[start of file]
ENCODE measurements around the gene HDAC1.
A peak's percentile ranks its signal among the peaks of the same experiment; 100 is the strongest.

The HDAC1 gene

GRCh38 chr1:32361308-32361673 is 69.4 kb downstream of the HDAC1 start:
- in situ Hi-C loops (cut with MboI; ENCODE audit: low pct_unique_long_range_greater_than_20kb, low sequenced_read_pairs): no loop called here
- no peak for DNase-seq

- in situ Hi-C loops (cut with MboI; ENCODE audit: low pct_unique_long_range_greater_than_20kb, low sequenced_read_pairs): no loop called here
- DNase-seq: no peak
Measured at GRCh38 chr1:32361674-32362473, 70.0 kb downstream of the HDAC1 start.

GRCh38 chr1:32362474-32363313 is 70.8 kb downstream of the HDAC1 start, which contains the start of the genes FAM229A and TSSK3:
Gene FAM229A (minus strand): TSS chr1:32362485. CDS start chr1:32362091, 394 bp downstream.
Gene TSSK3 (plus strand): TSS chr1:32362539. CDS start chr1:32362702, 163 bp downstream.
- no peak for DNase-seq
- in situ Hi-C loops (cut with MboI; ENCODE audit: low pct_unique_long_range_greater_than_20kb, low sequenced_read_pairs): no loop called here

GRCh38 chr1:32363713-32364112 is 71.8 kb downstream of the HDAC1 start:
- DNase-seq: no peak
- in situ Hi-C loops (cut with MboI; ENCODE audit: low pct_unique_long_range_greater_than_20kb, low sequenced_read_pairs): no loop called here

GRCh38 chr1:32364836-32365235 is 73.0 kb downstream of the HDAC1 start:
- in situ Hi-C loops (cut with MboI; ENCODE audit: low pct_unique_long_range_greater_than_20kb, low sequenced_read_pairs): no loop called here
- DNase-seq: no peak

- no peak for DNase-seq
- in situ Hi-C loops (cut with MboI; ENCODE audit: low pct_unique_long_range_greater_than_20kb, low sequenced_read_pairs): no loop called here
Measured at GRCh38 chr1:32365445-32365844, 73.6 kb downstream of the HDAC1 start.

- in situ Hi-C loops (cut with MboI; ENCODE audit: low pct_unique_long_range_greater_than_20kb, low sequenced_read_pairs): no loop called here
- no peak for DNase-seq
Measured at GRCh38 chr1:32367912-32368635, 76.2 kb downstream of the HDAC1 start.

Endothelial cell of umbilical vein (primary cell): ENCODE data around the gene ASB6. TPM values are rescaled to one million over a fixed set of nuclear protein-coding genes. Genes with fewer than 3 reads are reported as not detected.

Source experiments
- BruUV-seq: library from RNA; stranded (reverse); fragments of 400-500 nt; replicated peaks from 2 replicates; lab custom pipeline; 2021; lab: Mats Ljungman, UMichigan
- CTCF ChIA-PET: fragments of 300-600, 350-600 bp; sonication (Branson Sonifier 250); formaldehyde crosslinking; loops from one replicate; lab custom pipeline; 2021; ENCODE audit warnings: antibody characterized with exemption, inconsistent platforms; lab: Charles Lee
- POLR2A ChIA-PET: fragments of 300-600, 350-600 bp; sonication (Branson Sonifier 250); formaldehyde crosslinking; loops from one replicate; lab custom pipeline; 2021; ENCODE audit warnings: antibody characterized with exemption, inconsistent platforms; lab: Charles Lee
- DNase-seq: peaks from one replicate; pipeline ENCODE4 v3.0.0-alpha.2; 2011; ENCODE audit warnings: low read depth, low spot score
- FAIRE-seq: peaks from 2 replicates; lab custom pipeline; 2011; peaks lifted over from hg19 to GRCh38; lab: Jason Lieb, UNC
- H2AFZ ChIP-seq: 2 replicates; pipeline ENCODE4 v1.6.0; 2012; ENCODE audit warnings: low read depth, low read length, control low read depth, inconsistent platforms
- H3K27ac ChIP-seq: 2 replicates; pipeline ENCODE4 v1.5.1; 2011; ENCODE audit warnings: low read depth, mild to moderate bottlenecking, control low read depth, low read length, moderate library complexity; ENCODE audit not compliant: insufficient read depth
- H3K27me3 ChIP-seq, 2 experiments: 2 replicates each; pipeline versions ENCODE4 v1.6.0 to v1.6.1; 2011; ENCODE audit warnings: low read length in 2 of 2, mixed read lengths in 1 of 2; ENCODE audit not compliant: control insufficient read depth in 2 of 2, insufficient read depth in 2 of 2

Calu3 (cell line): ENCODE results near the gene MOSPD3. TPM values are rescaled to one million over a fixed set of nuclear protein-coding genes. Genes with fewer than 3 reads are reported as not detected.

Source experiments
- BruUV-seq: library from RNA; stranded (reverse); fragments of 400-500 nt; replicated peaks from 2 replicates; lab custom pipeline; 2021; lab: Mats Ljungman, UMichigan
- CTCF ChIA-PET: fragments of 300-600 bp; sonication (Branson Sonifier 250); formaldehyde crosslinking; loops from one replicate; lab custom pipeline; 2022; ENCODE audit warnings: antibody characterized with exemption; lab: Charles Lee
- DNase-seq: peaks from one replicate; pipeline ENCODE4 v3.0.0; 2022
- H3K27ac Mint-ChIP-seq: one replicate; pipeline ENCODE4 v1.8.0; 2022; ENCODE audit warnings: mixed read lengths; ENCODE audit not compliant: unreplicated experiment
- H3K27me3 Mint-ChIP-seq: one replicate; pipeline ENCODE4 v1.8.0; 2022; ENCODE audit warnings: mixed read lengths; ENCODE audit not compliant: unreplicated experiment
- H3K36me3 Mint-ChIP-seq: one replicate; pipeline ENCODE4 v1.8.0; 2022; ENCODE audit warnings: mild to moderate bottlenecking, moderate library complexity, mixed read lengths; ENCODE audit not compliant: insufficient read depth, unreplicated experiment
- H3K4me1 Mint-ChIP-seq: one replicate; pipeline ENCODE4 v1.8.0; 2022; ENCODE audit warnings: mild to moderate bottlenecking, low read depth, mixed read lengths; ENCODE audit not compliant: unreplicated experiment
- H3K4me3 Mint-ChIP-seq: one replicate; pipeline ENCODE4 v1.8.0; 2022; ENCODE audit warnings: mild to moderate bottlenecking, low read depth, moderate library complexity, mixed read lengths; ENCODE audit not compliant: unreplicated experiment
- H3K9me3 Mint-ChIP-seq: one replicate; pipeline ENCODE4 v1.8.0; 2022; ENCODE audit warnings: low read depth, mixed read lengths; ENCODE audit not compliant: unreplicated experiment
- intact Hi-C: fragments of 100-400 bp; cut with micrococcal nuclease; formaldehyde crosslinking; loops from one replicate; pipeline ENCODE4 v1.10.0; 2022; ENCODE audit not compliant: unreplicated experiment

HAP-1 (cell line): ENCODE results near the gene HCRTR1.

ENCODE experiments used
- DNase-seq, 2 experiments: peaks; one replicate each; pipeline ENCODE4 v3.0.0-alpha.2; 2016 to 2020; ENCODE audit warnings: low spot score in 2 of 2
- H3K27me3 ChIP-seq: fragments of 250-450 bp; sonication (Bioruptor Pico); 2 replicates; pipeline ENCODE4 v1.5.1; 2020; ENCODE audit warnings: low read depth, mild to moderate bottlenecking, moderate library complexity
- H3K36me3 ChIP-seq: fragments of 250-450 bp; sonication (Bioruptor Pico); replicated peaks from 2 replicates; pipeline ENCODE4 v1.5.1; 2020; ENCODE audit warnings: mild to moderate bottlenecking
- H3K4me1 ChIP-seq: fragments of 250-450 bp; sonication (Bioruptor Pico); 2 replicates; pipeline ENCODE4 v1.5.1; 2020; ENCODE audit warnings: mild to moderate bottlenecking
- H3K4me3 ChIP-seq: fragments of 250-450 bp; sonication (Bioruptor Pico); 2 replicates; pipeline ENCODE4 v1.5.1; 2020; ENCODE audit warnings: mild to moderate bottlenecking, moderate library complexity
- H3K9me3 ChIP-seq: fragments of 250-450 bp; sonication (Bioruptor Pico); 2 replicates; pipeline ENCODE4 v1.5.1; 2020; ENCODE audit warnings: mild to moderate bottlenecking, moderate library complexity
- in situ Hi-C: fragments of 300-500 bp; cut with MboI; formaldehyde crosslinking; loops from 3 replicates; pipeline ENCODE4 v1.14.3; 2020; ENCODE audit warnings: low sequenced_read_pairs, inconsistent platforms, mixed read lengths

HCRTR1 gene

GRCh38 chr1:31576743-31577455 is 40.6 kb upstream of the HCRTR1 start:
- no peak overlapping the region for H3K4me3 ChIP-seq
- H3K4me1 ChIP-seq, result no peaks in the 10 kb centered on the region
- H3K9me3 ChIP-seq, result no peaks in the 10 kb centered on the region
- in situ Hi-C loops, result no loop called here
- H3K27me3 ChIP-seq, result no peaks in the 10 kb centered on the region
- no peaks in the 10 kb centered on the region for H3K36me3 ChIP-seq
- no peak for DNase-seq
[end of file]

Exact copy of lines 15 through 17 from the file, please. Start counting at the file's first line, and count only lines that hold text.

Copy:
GRCh38 chr1:32363713-32364112 is 71.8 kb downstream of the HDAC1 start:
- DNase-seq: no peak
- in situ Hi-C loops (cut with MboI; ENCODE audit: low pct_unique_long_range_greater_than_20kb, low sequenced_read_pairs): no loop called here